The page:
The Language of Art
The language of art addresses primarily the senses rather than reason.
I remember being afraid of a red house as a child, of its baroque gable, its gateway, and the red machines in its shop windows.
I was afraid of all red houses; they were always associated with the idea of hospital, slaughterhouse, execution.
Fear comes as naturally to the human being as the longing for beauty, for redemption. And in our fears and longings we cannot be alone, we need communication. This communication can take the form of great art, and art is bound to want to communicate.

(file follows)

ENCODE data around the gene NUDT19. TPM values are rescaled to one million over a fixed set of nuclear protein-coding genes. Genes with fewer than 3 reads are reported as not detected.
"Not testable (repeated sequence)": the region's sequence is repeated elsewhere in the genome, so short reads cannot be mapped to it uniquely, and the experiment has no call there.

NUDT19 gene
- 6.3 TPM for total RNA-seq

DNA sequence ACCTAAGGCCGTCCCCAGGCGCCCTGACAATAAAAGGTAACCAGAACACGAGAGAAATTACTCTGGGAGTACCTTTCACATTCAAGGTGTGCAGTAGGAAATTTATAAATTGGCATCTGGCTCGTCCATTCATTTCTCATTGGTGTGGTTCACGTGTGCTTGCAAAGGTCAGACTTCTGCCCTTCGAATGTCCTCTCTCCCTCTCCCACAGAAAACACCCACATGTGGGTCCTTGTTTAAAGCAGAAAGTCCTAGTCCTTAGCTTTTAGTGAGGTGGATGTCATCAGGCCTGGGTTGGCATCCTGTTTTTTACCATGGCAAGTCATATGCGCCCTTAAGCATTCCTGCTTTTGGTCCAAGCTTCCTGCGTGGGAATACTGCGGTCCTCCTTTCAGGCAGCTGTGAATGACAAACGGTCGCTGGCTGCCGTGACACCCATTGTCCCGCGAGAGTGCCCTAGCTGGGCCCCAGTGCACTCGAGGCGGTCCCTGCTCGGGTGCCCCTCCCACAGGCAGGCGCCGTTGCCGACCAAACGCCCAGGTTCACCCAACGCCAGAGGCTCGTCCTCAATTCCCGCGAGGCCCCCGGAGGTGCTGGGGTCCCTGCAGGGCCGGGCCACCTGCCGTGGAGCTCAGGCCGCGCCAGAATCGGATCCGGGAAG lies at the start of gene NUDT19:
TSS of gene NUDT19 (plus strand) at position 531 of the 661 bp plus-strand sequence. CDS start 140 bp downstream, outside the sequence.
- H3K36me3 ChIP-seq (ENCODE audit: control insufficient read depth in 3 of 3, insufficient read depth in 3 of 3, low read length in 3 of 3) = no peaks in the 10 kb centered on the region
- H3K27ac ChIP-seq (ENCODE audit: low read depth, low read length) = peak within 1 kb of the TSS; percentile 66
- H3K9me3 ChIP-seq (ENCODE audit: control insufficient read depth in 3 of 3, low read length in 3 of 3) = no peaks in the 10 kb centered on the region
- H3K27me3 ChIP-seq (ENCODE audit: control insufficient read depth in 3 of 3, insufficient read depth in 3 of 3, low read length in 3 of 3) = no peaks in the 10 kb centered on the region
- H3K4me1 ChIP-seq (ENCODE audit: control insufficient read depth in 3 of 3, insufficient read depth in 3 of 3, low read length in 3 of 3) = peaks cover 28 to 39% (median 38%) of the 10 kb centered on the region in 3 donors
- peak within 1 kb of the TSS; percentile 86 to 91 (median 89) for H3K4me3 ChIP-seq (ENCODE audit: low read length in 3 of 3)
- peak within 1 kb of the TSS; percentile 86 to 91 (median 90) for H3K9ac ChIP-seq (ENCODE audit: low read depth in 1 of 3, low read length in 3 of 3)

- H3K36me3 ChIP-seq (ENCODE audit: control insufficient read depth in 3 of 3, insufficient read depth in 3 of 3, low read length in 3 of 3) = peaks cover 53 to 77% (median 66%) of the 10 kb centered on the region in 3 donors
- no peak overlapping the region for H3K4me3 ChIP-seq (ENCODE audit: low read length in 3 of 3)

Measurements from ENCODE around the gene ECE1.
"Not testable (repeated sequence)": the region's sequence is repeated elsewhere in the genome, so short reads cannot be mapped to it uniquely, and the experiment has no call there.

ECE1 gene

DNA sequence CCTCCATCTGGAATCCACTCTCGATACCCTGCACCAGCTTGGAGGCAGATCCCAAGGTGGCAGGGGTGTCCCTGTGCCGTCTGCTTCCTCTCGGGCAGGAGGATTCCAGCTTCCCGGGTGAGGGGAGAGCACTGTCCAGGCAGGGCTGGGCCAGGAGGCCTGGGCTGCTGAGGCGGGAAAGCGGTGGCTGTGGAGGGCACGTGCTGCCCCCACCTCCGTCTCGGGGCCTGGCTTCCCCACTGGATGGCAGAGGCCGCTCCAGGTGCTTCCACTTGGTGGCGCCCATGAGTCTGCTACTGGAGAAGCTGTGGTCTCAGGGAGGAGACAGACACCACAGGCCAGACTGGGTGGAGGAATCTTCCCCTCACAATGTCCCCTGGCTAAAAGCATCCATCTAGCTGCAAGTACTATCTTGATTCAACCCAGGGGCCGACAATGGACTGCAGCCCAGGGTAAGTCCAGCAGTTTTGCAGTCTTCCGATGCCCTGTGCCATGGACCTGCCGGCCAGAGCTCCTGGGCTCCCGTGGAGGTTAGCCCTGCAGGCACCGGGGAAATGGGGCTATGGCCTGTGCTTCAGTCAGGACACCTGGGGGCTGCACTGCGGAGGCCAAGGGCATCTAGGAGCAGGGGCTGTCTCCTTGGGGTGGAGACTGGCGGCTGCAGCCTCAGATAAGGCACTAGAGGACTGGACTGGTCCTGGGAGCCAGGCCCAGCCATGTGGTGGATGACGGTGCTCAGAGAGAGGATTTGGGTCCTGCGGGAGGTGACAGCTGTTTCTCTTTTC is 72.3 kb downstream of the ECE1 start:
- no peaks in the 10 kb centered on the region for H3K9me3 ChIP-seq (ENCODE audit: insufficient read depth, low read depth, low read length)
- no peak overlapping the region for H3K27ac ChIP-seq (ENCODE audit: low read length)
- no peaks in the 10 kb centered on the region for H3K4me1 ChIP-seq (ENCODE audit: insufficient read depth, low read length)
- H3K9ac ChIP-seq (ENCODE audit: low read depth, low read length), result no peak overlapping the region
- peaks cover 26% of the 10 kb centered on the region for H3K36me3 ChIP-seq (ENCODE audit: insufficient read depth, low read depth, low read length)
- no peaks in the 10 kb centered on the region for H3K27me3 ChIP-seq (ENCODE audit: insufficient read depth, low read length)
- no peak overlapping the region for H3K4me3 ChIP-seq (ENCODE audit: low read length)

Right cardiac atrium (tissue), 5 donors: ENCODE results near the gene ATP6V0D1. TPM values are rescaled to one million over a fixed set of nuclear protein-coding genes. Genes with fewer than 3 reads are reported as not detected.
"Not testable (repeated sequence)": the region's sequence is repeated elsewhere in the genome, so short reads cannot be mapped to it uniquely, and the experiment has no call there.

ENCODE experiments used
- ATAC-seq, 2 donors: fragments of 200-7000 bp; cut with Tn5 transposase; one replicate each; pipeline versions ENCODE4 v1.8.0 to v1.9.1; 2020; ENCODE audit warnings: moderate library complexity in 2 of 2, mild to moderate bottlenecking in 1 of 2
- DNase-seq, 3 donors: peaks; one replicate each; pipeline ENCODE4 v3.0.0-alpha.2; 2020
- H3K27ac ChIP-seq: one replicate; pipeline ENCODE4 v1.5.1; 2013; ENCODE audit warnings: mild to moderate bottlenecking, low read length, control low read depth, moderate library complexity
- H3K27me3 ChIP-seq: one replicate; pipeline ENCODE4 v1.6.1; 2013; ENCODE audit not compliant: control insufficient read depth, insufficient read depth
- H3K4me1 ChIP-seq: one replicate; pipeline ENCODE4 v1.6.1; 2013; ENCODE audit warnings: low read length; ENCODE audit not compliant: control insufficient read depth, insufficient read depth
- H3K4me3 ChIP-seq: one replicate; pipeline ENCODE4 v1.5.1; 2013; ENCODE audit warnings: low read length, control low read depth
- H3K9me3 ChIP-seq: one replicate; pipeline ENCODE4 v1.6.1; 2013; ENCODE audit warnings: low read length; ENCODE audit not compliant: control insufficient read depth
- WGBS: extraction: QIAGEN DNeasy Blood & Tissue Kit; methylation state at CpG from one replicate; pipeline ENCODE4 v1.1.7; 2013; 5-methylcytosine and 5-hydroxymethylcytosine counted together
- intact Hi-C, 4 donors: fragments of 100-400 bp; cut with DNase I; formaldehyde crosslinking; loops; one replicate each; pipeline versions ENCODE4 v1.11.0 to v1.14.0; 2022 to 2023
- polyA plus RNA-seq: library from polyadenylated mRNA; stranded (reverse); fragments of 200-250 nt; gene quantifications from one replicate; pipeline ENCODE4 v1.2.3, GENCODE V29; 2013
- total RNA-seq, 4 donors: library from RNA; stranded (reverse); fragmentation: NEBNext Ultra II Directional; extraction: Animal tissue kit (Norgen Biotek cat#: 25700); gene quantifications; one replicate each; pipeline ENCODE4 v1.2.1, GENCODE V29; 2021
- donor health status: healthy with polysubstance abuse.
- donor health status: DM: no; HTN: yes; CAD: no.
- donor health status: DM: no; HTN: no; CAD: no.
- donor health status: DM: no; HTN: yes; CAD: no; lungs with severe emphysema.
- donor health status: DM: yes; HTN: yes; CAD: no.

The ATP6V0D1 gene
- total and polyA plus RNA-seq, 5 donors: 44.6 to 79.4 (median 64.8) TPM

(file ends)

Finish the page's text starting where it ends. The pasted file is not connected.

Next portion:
Art need not be understandable to all, but understandable. The artist derives the greatest satisfaction not from thinking that a painting has succeeded, but when it speaks to someone, when the communication arrives:that is when it has succeeded a human level.
(Text: Wolfgang Lettl)